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Obstacles to good ethical decision making and behavior, and some things you can do to overcome them

The process that leads to effective moral action can be roughly divided into three components:

1 – Moral awareness: the process of identifying the ethical issues involved, the parties who have a stake in the action, what is at stake, and what the the action options are.

2 – Moral judgment: the process of weighing the ethical considerations that bear on the situation and determining the moral course of action.

3 – Acting in accordance with moral judgment: deciding the right thing to do is not enough.  One still needs to form the intention to do the moral thing and deal with practical obstacles in order to act effectively.

Below are some of the central obstacles that may be faced along each step of the process, along with suggestions about how they can be overcome.


OBSTACLES TO GOOD AWARENESS


Low or myopic moral perception: Some people fail to see the moral dimensions of given situations.  Others have distorted moral vision that results largely from rationalization or from an unwillingness to focus on the problem so that it is seen clearly.  The rationalizations contribute to and reinforce the perceptual problem.  (Drumwright & Murphy, 2004)

To overcome this obstacle: Be alert to the impact of your actions on stakeholders and increase your awareness by taking on their perspectives of the situation.

Moral disengagement: while the situation in question normally elicits a particular moral response from an observer, in this case, the agent lacks such a response.  The agent is “cold” to the situation. (Bandura, 1999)

To overcome this obstacle: Place yourself in the position of the person(s) likely to be harmed by the event and remind yourself of the golden rule - Do unto others as you would have them do unto you.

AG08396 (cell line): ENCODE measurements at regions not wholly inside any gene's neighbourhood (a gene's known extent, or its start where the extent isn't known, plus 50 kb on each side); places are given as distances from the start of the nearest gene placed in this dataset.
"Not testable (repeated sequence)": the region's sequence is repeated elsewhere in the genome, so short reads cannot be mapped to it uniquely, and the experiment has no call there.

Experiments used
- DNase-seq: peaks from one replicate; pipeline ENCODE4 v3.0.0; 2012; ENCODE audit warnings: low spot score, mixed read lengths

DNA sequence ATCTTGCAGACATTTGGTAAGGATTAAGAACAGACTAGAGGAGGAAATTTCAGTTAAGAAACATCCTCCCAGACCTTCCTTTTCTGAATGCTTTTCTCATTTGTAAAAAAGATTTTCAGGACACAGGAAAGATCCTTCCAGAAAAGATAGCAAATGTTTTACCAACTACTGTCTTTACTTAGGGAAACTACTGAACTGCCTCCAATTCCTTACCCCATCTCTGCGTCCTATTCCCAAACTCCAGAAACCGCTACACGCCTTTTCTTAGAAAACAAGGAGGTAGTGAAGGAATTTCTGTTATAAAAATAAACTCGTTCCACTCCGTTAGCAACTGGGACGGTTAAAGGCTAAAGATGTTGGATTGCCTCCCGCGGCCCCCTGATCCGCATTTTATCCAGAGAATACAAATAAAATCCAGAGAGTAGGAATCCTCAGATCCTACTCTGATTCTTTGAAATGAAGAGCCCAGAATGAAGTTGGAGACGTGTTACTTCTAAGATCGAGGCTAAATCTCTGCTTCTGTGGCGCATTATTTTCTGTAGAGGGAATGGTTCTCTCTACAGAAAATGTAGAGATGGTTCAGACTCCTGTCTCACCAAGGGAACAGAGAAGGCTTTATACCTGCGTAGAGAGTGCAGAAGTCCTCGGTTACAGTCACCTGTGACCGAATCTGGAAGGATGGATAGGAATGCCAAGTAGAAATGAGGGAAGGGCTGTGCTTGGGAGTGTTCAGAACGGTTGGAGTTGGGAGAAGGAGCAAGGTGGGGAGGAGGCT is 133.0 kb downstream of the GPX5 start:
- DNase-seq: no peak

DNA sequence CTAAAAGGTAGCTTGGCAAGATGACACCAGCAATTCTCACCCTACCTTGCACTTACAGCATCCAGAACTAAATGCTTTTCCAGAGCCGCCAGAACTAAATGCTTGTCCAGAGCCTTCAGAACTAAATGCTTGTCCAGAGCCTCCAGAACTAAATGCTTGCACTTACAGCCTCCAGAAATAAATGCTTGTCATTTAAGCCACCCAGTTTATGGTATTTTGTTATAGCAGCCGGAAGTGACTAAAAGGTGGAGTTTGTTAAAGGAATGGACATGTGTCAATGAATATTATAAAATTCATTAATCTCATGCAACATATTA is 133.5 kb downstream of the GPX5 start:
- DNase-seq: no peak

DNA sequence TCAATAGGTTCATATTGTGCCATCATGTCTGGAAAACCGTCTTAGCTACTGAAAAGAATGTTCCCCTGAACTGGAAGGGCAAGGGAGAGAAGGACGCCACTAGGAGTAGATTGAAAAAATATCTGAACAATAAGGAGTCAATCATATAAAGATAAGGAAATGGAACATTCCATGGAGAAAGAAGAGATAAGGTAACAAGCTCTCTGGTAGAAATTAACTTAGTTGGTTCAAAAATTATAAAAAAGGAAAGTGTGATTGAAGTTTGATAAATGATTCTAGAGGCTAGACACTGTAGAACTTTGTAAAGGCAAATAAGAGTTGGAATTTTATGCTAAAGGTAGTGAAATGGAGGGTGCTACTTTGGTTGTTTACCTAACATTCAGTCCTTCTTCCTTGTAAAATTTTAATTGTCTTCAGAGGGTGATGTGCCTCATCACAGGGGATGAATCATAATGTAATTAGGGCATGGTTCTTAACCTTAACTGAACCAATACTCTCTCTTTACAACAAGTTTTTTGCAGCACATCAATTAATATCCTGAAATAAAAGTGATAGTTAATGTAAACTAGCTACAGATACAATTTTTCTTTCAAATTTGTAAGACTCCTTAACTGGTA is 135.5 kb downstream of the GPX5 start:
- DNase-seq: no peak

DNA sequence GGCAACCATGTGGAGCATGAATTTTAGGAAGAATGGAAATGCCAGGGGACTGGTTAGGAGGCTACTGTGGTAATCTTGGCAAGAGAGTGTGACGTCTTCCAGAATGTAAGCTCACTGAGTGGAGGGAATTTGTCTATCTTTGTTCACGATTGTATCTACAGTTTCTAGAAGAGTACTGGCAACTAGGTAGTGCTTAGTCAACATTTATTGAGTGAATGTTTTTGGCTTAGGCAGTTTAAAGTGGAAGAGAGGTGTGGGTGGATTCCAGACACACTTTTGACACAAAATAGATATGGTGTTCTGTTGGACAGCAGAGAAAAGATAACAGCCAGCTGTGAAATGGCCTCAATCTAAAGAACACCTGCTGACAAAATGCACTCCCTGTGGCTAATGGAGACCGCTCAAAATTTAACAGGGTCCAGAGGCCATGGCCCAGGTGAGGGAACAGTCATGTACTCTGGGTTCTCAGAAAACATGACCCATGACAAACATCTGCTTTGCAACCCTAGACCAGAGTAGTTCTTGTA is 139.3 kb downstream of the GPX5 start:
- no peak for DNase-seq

Morally inattentive informal norms and formal codes:  Such norms and codes create a background of expectations that can distort, obscure, or oversimplify the moral considerations present in a situation.  

To overcome this obstacle:  As members of organizations and communities we can consciously strive to improve the content and practical applicability of our norms and codes of conduct.

Self-serving bias: People tend to look for information that will confirm their pre-existing views, to interpret information in ways that support their own view, and to selectively remember the information that supports their view.  (Hartman, 2008)

To overcome this obstacle: Try to find alternate interpretations of the same data, identify persuasive arguments, and soften the ground for efforts to consider a different, perhaps less self-serving, interpretation.

Issues of low “moral intensity” will not be recognized as frequently as issues of high moral intensity because their ethical elements tend to stand out less from the background and to be seen as less emotionally interesting, concrete, and visually provocative.  When this is the case, moral elements of the situation are likely to be obscured, thus limiting or distorting one’s moral awareness.  (Jones, 1991)

The following is a description of what Jones points to as the 6 components of moral intensity:

1. Social consensus – the degree of social agreement about the moral value (e.g. evil) of a proposed act.

2. Magnitude of consequences – the sum of the benefits/harms done to victims/beneficiaries of the moral act in question.

3. Concentration of effect – how spread out or concentrated the harms/benefits of the proposed action are.

4. Probability of effect – a joint function of the probability that the act in question will actually take place and that it will actually cause the harms/benefits predicted